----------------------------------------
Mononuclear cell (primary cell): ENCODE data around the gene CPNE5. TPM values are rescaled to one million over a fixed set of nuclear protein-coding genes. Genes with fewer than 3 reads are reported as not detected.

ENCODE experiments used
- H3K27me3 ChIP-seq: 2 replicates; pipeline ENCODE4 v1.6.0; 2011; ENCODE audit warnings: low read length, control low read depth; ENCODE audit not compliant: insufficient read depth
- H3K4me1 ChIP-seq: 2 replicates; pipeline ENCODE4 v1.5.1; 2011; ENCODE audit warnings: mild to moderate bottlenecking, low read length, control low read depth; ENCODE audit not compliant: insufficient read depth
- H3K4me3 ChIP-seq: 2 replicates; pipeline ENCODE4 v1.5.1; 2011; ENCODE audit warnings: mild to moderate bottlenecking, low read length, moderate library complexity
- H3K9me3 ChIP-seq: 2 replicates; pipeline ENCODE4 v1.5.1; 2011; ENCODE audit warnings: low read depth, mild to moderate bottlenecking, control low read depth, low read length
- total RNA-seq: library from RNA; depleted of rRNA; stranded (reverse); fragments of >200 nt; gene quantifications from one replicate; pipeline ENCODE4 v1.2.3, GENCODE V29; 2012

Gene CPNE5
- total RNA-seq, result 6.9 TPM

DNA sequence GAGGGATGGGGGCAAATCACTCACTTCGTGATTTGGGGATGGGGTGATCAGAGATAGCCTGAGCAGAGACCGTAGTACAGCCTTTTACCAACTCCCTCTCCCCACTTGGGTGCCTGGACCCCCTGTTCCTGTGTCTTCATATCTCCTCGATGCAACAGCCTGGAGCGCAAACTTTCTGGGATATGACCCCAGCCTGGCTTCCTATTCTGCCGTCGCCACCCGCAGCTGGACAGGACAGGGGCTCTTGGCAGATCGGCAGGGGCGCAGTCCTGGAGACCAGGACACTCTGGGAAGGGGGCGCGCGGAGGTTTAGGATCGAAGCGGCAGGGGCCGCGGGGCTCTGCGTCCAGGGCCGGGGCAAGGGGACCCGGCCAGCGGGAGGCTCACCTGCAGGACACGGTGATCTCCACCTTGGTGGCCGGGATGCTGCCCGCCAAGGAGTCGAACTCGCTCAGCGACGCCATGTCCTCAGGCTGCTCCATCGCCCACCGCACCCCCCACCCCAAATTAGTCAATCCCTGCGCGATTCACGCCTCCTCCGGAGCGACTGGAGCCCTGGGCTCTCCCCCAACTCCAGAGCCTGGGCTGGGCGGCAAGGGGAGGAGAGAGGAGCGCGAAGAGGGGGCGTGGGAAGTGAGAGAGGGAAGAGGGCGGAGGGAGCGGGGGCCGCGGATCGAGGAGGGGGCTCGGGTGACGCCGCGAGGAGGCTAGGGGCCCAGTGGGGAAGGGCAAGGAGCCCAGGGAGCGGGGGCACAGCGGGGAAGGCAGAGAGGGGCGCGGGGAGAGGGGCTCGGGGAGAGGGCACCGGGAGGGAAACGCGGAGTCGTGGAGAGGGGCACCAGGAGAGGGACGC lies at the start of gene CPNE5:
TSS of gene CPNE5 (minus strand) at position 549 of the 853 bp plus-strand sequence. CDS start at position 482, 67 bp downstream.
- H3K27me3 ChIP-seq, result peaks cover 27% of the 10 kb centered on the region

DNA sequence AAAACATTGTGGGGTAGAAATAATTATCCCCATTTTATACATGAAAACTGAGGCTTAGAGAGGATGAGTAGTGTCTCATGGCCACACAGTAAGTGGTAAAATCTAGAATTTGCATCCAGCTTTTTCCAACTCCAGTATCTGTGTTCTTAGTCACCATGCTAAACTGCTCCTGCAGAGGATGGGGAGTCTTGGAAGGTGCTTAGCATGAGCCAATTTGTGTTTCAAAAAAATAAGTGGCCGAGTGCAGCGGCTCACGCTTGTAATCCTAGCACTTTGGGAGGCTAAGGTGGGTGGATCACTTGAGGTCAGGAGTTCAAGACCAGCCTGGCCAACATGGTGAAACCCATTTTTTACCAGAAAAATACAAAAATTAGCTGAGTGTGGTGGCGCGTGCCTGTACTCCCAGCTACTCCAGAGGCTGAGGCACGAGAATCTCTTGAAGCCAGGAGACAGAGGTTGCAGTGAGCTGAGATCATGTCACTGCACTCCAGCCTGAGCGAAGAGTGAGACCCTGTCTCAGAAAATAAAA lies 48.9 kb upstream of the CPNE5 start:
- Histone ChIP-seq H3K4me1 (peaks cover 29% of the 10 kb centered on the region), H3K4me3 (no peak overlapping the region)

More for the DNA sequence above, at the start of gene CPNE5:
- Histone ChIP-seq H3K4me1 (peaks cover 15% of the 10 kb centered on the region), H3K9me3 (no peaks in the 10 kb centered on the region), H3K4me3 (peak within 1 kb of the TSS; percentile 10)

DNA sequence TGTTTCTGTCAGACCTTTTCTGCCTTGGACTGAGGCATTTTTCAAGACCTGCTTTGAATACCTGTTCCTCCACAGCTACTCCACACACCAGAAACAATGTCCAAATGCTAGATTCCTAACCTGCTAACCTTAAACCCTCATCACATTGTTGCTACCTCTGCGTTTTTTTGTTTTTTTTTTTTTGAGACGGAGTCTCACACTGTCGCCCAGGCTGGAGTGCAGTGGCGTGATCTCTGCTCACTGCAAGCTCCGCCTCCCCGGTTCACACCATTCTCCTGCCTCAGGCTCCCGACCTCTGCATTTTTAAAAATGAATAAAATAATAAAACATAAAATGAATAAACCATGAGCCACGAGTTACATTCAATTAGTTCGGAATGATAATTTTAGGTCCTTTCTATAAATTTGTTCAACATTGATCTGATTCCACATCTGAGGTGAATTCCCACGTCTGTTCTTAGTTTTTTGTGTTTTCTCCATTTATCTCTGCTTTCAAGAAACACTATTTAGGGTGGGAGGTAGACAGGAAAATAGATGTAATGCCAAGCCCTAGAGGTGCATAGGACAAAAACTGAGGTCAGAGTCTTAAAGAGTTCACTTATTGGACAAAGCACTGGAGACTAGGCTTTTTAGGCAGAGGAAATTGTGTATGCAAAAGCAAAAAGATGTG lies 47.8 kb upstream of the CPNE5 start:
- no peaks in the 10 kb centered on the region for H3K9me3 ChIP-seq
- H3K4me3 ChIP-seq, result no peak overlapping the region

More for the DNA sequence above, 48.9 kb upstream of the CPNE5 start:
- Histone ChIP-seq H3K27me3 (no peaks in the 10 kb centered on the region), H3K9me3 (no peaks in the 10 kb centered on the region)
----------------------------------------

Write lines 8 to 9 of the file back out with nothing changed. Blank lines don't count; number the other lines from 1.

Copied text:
Gene CPNE5
- total RNA-seq, result 6.9 TPM